WOODLAWN — More than 100 friends and relatives of Ralph Mcneal — who was killed Saturday along a route Chicago Public Schools had designated as a Safe Passage route just a day earlier — gathered Monday to remember him as funny guy who loved to dance.
And some said they hoped the media attention the death of Mcneal, an Amtrak employee and father of three, has attracted will help fight the violence plaguing the city.
Known as "Cubby," Mcneal, 54, was shot and killed on the 2900 block of South State Street on Saturday night along with a 26-year-old man who was hit multiple times and survived.
Mcneal was simply "in the wrong place at the wrong time," said his sister Meredetise Wilson, 51.
Earlier Monday, more than a dozen family members gathered at Wilson's Woodlawn house to remember "Cubby," who gave his nieces, nephews and cousins nicknames like "Big Red," "Hamburger," "Hustler" and "Skeet."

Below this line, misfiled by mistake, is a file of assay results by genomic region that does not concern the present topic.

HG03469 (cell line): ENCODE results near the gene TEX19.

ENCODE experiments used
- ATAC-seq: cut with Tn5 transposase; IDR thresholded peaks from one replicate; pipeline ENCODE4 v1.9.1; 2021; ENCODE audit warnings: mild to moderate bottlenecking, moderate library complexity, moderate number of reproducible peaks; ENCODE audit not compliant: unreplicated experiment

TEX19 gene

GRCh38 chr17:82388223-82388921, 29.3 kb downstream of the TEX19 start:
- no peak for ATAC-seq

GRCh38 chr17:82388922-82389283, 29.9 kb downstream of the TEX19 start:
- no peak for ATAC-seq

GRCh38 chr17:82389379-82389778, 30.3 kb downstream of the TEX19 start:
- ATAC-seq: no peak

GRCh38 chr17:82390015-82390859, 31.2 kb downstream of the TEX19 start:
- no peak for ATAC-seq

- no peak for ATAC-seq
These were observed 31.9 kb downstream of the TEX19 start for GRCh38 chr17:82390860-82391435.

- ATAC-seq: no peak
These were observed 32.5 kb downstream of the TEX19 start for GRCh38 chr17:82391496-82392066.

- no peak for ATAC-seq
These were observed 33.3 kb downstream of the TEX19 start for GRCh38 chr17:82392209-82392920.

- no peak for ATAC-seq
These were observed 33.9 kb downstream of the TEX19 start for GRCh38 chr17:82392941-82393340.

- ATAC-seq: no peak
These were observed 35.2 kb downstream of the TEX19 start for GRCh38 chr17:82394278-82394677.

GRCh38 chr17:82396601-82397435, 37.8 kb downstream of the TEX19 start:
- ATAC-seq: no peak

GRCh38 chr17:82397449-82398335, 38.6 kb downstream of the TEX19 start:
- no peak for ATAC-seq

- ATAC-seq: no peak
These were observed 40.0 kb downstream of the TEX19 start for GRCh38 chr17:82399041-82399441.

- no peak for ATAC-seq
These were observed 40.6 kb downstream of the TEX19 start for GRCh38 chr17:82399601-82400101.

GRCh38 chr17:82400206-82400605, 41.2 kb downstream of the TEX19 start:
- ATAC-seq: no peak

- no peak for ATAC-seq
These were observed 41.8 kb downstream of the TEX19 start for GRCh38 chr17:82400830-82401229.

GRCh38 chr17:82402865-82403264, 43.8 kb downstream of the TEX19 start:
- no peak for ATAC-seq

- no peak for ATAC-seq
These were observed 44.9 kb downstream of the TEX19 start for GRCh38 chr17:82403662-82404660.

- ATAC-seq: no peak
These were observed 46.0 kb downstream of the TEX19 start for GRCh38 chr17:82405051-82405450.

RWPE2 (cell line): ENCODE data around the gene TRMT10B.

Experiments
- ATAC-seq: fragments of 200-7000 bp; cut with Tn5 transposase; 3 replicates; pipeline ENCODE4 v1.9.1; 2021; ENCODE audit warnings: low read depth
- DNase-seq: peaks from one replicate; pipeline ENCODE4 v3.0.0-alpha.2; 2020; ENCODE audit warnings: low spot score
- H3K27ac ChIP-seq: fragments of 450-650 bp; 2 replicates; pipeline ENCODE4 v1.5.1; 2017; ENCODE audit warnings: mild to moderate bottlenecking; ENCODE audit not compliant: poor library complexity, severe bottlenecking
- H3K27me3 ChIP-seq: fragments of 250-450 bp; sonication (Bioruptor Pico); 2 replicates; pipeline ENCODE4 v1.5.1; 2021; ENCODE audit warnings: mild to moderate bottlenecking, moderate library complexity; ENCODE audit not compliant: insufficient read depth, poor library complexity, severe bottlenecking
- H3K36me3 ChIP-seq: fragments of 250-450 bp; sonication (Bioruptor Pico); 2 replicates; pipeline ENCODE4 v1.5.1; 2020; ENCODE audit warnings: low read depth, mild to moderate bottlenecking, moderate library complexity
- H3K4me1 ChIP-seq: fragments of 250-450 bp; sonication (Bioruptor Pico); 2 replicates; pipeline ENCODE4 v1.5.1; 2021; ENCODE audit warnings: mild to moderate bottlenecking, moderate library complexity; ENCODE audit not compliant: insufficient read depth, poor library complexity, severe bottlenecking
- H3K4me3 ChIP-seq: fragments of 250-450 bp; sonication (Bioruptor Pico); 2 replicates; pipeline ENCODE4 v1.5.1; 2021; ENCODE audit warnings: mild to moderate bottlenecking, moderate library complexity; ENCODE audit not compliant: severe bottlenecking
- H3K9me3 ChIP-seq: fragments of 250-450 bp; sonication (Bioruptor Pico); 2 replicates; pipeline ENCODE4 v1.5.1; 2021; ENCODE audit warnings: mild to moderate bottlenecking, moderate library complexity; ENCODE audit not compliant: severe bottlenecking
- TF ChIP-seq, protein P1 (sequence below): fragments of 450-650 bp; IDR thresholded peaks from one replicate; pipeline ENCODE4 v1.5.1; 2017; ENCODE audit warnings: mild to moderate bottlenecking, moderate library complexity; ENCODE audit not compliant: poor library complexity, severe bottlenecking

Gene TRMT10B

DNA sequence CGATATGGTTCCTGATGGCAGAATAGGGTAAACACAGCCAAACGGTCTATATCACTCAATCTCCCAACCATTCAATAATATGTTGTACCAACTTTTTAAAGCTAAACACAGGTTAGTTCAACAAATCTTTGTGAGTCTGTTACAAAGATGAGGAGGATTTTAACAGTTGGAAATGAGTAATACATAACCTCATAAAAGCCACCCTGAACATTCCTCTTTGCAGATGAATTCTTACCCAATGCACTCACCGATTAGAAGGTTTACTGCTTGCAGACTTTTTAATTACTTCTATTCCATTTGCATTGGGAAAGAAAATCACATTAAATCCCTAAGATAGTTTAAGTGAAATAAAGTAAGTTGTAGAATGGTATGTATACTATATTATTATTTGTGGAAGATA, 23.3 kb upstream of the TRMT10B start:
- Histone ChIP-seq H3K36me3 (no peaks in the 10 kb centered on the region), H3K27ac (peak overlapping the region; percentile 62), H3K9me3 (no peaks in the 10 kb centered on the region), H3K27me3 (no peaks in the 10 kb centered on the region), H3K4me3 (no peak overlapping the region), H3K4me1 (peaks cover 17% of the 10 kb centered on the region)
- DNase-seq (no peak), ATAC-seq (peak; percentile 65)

Mcneal dubbed a niece, Kenya Wilson, "Green Onions."
According to his family, and evidenced by several videos, Mcneal loved to dance and make friends laugh.
"He was the leader out of his crowd," Meredetise Wilson said. "Everybody followed Cubby."
"I'm not dealing with [his death] too good," she said of her brother, who was born in Little Rock, Ark., and raised in Chicago. "I'm just hurt — I laugh every now and then, but I'm hurt."
A custodian for Amtrak for the past six years, Mcneal often hung out on the block where he was killed, even though he lived on the 5200 block of South Indiana Avenue, relatives said.
They said Mcneal was among a small group of men standing outside when a man approached in a car. That man targeted the 26-year-old man, who was involved in a domestic dispute.
After firing at the crowd, the shooter stood over the 26-year-old and shot him several times.
The shooting came as a surprise to the mostly middle-aged, working-class men who frequent the Douglas block where Mcneal was killed. One man estimated it had been more than five years since the last murder; another suspects it must have been "the younger generation."
"We're older guys here," he said. "We're not on that stuff."
Kenya Wilson said she hopes her uncle's death helps focus attention on murder in Chicago.
"If that's what it takes," she said.